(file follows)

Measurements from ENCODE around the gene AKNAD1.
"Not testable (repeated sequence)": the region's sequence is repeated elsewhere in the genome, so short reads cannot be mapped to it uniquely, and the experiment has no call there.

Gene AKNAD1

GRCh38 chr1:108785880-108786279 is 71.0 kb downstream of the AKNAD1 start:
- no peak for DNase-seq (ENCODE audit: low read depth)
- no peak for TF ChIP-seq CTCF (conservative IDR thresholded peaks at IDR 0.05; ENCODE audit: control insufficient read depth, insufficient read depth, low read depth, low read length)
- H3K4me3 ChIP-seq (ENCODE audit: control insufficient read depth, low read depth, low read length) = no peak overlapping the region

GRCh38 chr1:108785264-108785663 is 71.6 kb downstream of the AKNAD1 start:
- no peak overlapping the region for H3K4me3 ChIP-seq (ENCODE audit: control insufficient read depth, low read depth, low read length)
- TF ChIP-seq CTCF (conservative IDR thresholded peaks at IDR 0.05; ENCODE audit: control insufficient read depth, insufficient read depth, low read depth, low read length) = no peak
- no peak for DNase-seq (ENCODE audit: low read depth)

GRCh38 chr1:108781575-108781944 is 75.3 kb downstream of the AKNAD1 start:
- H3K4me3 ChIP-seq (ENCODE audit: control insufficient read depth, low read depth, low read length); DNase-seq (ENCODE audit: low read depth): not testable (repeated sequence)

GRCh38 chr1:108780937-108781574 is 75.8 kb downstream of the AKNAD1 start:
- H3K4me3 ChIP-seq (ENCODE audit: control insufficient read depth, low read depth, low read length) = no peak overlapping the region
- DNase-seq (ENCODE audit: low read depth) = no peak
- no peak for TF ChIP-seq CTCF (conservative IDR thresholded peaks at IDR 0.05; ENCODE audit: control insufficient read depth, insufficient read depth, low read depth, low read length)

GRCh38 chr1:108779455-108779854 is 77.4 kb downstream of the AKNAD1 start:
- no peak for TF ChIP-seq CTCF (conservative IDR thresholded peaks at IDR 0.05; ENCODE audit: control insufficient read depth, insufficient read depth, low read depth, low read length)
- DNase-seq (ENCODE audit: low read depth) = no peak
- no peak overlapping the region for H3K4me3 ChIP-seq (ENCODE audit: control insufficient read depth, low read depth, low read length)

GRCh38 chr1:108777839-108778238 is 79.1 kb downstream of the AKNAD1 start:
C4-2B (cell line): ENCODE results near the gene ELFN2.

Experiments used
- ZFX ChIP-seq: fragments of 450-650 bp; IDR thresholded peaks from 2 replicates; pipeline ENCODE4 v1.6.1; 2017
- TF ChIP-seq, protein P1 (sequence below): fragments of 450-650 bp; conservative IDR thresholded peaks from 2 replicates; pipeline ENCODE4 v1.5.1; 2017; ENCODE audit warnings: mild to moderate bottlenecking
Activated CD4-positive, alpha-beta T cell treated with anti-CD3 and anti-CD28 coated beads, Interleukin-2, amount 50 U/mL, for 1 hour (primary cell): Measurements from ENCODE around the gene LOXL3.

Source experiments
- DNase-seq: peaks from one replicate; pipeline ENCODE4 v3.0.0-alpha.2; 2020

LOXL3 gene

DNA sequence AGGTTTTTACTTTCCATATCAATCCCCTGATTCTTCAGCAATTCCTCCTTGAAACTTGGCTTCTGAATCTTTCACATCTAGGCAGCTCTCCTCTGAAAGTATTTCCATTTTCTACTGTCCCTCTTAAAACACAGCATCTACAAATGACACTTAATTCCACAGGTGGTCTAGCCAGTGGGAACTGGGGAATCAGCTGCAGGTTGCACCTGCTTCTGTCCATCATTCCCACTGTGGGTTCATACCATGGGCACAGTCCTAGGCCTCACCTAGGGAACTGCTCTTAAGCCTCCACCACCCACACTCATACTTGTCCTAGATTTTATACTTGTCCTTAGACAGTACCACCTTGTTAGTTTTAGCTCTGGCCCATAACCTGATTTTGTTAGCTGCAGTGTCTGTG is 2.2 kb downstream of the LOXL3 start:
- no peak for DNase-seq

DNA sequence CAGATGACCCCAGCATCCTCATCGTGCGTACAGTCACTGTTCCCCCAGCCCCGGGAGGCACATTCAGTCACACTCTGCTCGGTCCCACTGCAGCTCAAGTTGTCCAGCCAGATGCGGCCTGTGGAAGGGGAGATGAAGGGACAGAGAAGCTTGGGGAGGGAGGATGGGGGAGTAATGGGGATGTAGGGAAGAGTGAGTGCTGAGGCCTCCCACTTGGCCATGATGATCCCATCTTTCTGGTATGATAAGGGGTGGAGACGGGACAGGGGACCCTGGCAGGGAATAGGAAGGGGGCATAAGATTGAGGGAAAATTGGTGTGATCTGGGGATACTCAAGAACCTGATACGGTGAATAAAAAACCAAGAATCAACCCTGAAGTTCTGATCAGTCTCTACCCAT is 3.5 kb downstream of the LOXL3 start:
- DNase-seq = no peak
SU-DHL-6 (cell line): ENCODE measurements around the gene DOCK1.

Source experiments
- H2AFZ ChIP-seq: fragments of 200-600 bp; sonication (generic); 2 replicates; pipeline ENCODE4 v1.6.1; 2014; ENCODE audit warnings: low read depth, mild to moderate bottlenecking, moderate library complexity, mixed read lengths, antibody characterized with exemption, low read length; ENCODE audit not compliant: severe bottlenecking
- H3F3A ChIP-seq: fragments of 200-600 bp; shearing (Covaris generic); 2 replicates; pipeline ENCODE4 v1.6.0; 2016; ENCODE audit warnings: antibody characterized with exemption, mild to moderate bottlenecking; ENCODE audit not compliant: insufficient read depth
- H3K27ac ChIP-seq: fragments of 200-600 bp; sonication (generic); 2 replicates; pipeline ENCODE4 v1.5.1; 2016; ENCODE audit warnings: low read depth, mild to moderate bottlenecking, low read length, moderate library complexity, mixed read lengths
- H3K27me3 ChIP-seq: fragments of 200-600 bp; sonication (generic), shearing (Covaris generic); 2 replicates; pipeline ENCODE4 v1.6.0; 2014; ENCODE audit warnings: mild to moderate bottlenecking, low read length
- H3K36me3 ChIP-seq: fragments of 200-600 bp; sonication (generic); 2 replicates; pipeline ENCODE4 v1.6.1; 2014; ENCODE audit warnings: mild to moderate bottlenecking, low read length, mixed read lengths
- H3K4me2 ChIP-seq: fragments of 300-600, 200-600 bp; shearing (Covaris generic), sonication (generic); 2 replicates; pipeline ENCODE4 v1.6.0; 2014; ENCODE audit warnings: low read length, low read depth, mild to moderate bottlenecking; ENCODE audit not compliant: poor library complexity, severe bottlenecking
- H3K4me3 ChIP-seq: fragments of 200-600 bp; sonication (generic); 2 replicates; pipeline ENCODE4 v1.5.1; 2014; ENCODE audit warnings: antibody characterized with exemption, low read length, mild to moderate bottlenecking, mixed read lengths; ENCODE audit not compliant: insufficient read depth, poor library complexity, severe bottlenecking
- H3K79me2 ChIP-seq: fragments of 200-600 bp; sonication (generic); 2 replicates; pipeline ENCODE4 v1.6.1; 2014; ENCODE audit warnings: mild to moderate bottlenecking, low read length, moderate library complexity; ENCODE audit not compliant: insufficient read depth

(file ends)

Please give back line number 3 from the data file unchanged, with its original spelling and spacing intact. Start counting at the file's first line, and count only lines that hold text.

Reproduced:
Gene AKNAD1